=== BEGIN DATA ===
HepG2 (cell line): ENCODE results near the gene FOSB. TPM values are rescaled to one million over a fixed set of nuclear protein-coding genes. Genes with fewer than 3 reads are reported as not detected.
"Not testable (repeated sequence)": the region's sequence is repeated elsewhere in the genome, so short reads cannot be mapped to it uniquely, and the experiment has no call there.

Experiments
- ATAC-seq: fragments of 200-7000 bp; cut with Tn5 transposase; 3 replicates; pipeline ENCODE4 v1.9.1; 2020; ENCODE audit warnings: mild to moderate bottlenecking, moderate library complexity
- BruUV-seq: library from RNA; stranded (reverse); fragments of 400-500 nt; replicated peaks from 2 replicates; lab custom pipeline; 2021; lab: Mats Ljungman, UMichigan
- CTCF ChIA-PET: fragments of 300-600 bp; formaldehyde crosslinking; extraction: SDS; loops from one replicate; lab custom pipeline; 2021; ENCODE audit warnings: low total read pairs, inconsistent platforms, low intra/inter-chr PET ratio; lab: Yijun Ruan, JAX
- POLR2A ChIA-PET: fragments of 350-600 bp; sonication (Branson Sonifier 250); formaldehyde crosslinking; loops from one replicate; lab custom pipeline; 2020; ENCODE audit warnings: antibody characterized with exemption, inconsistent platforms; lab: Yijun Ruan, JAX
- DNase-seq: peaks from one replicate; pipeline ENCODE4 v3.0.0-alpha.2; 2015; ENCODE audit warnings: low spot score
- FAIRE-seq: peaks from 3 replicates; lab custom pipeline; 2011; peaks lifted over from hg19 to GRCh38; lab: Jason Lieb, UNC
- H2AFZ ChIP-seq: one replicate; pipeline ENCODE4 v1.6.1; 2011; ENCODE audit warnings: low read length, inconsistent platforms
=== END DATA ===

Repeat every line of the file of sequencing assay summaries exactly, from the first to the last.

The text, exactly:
HepG2 (cell line): ENCODE results near the gene FOSB. TPM values are rescaled to one million over a fixed set of nuclear protein-coding genes. Genes with fewer than 3 reads are reported as not detected.
"Not testable (repeated sequence)": the region's sequence is repeated elsewhere in the genome, so short reads cannot be mapped to it uniquely, and the experiment has no call there.

Experiments
- ATAC-seq: fragments of 200-7000 bp; cut with Tn5 transposase; 3 replicates; pipeline ENCODE4 v1.9.1; 2020; ENCODE audit warnings: mild to moderate bottlenecking, moderate library complexity
- BruUV-seq: library from RNA; stranded (reverse); fragments of 400-500 nt; replicated peaks from 2 replicates; lab custom pipeline; 2021; lab: Mats Ljungman, UMichigan
- CTCF ChIA-PET: fragments of 300-600 bp; formaldehyde crosslinking; extraction: SDS; loops from one replicate; lab custom pipeline; 2021; ENCODE audit warnings: low total read pairs, inconsistent platforms, low intra/inter-chr PET ratio; lab: Yijun Ruan, JAX
- POLR2A ChIA-PET: fragments of 350-600 bp; sonication (Branson Sonifier 250); formaldehyde crosslinking; loops from one replicate; lab custom pipeline; 2020; ENCODE audit warnings: antibody characterized with exemption, inconsistent platforms; lab: Yijun Ruan, JAX
- DNase-seq: peaks from one replicate; pipeline ENCODE4 v3.0.0-alpha.2; 2015; ENCODE audit warnings: low spot score
- FAIRE-seq: peaks from 3 replicates; lab custom pipeline; 2011; peaks lifted over from hg19 to GRCh38; lab: Jason Lieb, UNC
- H2AFZ ChIP-seq: one replicate; pipeline ENCODE4 v1.6.1; 2011; ENCODE audit warnings: low read length, inconsistent platforms